When Jacque Corsentino’s three-year-old miniature horse, Shine, didn’t show up at the gate to meet her one early morning in late December, she was immediately concerned. Armed with a flashlight, Corsentino eventually located the little guy standing off by himself, and her worst fears were quickly realized.

Shine was covered in blood and standing strangely, apparently attacked by dogs in the middle of the night. He had gashes on his face and knee, and a torn lip, but it was Shine’s left hind fetlock that appeared to have suffered the most severe injuries. In consultation with a veterinarian, Corsentino treated Shine for two months before a second opinion and X-rays revealed the grim truth: infection and fractures in Shine’s coffin and lower pastern bones. Still, owners Jacque Corsentino and Lee Vigil refused to give up hope and, after enlisting the help of the veterinary team at Colorado State University, asked the staff to do whatever it took to try and save their horse.

If Shine were a full-sized equine, amputation and a prosthetic hoof and limb could never hope to support 800-2,000 pounds of weight, even under the best of circumstances. But at just 150 pounds, Dr Laurie Goodrich, an associate professor of equine orthopaedics at Colorado State University, thought modern medicine and technology might just be able to give Shine the second chance he needed.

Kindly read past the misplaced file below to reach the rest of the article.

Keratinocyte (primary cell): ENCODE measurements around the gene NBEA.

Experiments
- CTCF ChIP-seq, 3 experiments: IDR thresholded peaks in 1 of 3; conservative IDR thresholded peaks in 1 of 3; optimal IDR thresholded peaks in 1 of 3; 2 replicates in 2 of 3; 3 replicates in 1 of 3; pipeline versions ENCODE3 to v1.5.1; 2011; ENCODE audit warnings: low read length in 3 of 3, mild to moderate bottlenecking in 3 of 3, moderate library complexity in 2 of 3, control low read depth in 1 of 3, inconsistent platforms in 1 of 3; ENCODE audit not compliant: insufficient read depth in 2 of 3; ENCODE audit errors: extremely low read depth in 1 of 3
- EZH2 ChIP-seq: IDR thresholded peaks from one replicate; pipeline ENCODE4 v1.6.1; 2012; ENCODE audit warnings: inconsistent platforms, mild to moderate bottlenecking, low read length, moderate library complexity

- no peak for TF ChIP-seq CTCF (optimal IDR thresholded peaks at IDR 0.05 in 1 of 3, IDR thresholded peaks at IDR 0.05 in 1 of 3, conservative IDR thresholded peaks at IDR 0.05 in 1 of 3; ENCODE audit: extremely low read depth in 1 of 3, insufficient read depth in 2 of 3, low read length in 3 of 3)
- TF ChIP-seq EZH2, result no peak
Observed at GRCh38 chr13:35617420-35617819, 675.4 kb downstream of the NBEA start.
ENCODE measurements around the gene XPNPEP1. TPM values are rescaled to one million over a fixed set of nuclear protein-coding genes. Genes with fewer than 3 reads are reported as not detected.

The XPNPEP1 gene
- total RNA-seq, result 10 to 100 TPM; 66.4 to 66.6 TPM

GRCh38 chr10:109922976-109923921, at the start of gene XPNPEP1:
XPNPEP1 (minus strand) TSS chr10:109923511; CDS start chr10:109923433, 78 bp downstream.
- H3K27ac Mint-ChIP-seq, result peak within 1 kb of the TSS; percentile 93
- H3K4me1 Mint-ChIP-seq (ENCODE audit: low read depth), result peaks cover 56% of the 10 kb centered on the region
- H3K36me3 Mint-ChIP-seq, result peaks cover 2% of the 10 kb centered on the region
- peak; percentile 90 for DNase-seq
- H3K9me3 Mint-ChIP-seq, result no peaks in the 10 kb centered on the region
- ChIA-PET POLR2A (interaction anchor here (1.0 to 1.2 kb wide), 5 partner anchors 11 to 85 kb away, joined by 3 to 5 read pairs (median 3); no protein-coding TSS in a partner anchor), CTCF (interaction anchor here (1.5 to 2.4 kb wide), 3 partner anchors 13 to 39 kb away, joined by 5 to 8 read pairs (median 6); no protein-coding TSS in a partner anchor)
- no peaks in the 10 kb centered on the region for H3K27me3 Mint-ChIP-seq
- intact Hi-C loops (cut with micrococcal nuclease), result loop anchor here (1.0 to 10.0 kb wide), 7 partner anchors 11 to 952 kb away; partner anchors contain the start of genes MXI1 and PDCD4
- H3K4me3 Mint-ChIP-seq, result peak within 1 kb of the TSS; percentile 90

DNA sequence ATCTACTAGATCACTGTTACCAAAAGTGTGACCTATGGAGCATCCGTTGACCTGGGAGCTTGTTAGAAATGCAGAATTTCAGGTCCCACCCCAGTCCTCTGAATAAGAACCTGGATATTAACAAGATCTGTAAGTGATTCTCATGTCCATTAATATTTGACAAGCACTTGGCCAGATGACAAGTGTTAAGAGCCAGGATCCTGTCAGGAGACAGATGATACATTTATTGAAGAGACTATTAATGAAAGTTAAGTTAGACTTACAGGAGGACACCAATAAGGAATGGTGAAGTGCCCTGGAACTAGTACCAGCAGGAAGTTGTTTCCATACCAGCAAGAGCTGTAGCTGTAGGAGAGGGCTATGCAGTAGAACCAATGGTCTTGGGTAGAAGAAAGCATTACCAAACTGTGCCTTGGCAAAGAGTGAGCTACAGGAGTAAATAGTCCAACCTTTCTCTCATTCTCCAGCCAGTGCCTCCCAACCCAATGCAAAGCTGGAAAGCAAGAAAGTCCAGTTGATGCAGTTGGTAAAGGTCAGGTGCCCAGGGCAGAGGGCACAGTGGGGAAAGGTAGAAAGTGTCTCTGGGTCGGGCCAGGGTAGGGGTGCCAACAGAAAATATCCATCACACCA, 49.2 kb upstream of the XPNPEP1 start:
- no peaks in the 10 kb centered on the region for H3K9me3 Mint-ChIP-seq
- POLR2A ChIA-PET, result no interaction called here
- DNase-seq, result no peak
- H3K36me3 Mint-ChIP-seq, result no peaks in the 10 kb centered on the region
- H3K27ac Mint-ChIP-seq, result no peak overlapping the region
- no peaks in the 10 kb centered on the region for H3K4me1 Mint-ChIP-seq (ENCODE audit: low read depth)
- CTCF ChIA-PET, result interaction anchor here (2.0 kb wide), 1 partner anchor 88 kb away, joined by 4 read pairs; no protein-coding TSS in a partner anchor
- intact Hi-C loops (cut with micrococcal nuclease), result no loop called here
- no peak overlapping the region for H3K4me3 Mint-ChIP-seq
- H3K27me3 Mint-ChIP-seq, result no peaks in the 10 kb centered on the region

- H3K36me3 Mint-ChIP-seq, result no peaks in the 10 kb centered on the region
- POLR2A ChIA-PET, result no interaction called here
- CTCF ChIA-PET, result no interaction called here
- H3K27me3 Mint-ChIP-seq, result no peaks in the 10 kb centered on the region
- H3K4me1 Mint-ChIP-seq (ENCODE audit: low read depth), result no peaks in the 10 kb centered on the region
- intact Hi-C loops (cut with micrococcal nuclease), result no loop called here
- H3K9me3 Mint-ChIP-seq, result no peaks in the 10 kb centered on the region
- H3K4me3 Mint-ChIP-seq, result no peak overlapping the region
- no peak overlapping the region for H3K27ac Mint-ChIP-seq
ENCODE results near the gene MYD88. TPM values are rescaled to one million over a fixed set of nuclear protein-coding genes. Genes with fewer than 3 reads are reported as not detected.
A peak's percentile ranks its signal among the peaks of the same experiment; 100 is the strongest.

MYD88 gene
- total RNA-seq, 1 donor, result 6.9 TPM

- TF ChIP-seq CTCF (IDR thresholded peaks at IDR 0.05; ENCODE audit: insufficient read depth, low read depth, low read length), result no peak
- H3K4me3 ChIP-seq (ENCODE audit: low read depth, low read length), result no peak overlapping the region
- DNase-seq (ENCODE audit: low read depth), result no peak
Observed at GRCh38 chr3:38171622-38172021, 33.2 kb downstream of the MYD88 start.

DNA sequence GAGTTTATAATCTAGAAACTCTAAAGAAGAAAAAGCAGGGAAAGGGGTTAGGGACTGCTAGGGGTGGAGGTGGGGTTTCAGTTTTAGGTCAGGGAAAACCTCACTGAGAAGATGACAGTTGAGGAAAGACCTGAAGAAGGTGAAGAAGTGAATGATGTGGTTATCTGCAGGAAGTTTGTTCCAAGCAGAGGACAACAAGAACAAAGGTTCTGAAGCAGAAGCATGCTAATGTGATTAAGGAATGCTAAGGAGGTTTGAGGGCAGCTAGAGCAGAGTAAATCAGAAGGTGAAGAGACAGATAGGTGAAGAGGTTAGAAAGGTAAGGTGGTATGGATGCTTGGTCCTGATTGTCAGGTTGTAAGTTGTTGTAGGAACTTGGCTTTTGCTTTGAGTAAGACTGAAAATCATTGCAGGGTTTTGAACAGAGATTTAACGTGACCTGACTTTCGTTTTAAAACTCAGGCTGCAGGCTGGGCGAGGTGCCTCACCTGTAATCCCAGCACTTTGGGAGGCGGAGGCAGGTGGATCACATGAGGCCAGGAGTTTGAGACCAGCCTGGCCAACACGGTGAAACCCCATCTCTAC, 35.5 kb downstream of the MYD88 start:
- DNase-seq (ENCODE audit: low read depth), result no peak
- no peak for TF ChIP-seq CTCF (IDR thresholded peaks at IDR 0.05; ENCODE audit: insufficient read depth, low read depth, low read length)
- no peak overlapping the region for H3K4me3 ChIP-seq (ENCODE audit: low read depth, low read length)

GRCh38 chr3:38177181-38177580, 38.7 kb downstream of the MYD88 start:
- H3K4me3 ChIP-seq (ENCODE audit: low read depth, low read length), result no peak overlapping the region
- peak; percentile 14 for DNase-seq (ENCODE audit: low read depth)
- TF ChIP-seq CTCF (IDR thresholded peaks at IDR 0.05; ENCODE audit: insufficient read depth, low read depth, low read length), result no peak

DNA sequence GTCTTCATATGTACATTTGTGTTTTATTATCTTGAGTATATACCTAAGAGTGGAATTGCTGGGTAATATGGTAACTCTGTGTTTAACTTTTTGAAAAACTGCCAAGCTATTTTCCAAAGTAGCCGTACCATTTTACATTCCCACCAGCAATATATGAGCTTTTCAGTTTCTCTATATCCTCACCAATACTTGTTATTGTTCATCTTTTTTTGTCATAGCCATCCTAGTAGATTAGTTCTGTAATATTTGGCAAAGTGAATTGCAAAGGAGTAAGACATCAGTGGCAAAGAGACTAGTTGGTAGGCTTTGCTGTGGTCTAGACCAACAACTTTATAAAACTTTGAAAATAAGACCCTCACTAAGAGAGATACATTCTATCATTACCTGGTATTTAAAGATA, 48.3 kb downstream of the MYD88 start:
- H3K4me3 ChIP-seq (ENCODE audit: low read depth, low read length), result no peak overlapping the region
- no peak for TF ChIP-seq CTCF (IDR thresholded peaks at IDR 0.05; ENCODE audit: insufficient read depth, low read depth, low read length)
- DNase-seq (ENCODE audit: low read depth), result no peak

Shine along with Dr. Laurie Goodrich and student Jessica Carie. (Courtesy of Colorado State University)

Shine along with Dr. Laurie Goodrich and student Jessica Carie. (Courtesy of Colorado State University)

Goodrich performed the two-hour amputation surgery—the first of its kind that she’s attempted—to remove Shine’s infected hoof and distal limb below the fetlock, placing two stainless steel pins through the cannon bone to offer temporary support during the healing process. Measurements from Shine’s X-rays were used to create an exact replica of his original hoof, which was manufactured using a 3-D printer. A month after his surgery, this temporary foot was replaced with an artificial hoof made by OrthoPets, a company that specializes in prosthetic limbs for animals.

Now walking and even volunteering to trot around on his new prostheses, Shine’s vets expect him to live a normal, pain-free life when he returns home from the James L. Voss Veterinary Teaching Hospital this month. Corsentino, for her part, hopes that Shine’s story and his laid back personality may also make him the perfect candidate to one day serve as a therapy horse for children with disabilities and wounded veterans.

You can read Colorado State University’s full article here.